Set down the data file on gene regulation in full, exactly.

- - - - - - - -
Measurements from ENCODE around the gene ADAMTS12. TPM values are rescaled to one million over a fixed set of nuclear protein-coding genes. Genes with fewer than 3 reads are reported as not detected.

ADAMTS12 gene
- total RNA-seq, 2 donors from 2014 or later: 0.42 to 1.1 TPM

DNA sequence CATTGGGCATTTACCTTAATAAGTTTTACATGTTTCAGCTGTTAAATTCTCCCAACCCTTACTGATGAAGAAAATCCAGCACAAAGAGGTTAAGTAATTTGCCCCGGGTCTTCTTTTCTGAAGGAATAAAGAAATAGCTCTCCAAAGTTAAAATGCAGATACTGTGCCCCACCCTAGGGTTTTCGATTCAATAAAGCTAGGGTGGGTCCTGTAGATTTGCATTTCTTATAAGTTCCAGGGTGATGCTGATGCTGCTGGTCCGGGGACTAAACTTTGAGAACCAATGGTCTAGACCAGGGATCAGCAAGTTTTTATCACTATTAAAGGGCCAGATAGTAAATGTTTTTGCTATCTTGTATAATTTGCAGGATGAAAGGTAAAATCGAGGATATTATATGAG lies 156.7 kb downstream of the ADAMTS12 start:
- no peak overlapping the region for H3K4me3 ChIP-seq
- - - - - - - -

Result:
Measurements from ENCODE around the gene ADAMTS12. TPM values are rescaled to one million over a fixed set of nuclear protein-coding genes. Genes with fewer than 3 reads are reported as not detected.

ADAMTS12 gene
- total RNA-seq, 2 donors from 2014 or later: 0.42 to 1.1 TPM

DNA sequence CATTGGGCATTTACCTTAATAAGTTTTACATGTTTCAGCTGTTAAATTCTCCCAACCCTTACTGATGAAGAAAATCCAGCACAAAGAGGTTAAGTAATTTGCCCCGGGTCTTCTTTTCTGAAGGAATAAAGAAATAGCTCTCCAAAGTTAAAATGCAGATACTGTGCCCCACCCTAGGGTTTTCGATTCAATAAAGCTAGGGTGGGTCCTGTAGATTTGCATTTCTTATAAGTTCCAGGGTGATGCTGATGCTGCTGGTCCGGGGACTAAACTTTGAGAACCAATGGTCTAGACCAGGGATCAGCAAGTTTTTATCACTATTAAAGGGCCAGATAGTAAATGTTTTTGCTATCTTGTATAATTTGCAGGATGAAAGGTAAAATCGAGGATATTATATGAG lies 156.7 kb downstream of the ADAMTS12 start:
- no peak overlapping the region for H3K4me3 ChIP-seq